Sharing Flash Between Your Application and Data

Discussed in this section: fd.availableflashspace.

The flash memory used by the fd. object consists of 264-byte sectors. It is customary to use 256 bytes of each sector to store actual data, and reserve the rest for "service" data (checksum, etc.).

Depending on what device you are using, the fd. object may be storing its data in one of the two ways (locations):

  • On devices with shared flash memory, the firmware, compiled Tibbo BASIC/C application, and the fd. object's data are stored on the same flash IC chip. All flash sectors that are not occupied by firmware/application are available for storing your data. We will refer to this area as a data area of the flash IC. The size of the data area, in sectors, can be obtained through the fd.availableflashspace R/O property.
  • On devices with dedicated flash memory, one flash IC is used for firmware and application storage, while a second flash IC is used for fd. object's data storage. On such devices, the data area occupies the entire second flash IC, and fd.availableflashspace always returns the number of sectors in this second flash IC. On certain device, the second flash IC is not present onboard and must be connected externally.


To find out what flash memory arrangement your device has, refer to your device's platform specification (for example, EM1000's is here). You will find memory arrangement data under "Miscellaneous Information/ Flash memory configuration".

There are two ways in which you can store the data using the fd. object:

  • The first way is to read and write flash sectors of the data area directly — a so-called direct sector access. This method is simple and allows you to "do whatever you please" with the data area you have.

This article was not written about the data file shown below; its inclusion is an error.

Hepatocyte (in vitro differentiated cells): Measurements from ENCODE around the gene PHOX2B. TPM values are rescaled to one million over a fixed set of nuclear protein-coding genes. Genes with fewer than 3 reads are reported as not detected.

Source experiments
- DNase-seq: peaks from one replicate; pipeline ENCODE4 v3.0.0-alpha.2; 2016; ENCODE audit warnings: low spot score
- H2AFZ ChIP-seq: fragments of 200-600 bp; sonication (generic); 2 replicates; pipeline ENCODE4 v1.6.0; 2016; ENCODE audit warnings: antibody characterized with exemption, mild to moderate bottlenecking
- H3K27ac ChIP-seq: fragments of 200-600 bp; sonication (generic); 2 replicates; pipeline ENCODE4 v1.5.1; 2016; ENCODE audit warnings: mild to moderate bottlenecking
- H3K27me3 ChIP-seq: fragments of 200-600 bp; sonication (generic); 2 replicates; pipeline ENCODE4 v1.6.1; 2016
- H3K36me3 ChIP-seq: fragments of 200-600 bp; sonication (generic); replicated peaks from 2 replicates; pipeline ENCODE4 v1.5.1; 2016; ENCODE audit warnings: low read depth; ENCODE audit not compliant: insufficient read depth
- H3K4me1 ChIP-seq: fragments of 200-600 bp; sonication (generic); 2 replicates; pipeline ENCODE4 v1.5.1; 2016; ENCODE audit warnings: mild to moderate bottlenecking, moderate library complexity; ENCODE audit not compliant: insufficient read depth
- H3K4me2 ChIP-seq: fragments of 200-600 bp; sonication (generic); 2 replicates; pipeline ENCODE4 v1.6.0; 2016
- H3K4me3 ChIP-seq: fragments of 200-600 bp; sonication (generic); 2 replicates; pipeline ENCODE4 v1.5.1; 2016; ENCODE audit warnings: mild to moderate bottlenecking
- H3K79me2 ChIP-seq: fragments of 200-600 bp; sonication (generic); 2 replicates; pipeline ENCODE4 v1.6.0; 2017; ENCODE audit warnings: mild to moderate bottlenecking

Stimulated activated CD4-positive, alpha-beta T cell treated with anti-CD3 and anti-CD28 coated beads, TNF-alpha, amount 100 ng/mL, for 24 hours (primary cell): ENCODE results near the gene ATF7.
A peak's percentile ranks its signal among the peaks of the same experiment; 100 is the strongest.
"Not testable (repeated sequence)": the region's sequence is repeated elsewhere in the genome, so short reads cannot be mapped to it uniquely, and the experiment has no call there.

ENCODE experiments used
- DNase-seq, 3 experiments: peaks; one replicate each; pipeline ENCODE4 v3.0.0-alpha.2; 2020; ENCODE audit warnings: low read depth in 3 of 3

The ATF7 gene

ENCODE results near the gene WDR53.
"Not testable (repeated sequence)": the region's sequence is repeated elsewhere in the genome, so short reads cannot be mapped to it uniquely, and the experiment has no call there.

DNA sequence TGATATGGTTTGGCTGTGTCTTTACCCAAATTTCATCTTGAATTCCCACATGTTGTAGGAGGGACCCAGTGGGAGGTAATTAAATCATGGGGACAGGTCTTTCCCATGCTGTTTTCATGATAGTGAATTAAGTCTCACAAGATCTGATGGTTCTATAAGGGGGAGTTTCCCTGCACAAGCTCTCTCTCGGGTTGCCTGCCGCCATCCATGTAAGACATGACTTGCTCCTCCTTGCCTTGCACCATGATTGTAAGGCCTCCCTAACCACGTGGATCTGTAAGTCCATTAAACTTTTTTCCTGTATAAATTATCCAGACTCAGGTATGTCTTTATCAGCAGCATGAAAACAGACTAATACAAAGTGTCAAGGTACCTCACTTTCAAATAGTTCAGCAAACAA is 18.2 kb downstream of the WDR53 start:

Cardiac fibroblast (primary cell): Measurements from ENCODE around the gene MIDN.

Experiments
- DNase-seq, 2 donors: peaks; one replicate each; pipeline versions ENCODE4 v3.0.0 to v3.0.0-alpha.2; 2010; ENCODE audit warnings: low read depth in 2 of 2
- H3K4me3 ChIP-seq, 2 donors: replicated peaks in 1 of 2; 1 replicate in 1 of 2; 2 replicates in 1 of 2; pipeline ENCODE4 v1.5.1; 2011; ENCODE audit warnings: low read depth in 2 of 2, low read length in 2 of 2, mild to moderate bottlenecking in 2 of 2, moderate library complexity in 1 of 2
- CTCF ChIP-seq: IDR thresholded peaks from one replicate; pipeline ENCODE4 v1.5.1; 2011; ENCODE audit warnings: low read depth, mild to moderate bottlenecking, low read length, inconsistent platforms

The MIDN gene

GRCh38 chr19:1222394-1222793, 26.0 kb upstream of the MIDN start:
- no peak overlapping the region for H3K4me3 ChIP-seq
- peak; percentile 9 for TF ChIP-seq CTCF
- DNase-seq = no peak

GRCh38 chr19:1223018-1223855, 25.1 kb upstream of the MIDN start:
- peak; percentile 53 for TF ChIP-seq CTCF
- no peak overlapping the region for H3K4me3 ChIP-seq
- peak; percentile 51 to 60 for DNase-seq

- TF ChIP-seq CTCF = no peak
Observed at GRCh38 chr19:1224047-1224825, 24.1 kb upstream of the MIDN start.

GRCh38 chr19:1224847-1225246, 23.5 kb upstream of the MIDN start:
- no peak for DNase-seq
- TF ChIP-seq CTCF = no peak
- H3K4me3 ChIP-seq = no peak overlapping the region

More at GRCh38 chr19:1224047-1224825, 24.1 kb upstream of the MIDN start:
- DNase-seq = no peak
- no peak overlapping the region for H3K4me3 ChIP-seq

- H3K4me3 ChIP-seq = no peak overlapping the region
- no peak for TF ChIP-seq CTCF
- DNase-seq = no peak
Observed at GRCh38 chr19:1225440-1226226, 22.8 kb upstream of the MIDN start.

• The second way is file-based — you create a full-blown flash disk that maintains a simple file system. This introduces a certain overhead, since the file system needs a number of sectors for its own internal "housekeeping". At the same time, using files may be infinitely more convenient and flexible, as many complex operations happen automatically, thus simplifying your application. In addition, disk transactions bulletproof your file operations.

Both the direct sector access and the file based access can be used at the same time — your flash disk can occupy only a portion of the data area, and the rest of the space can be used for direct sector access.

The fd. object refers to physical sectors of the data area in reverse (refer to the drawing below, which shows memory allocation on the shared flash IC). While the firmware and application are loaded into the flash memory starting from the physical sector 0, the allocation for the data area starts from the topmost physical sector. For convenience, related methods and properties of the .fd object refer to this topmost physical sector as the (logical) sector 0, the sector before the topmost sector — as 1, and so on.


This approach was chosen to minimize the influence of the changing size of your Tibbo BASIC/C application on the data you keep in the flash memory. Typically, the size of your application keeps changing as you develop and debug it. At the same time, you often need to keep certain data in the data area permanently, and don't want to recreate this data every time you upload a new iteration of your application. If the beginning of the data area was right after the end of the firmware/application area, any change in the application size would move the boundary of the data area, corrupt your data, and force you to recreate the data again. If, on the other hand, your data area starts from the top of the flash IC and continues downwards, then the chance of the data area corruption will be a lot smaller.

Naturally, the above applies to devices with shared flash memory. Devices with dedicated flash memory store firmware/application and fd. object's data in separate ICs, so there is no chance of corrupting the data area by loading a larger firmware/application.


When debugging your application on devices with the shared flash memory, use only a portion of the data area and leave some part of this area unoccupied. This will create a gap of unused sectors between the data and the firmware/application areas of the flash. This way, your application will (mostly) be able to grow without corrupting the data area.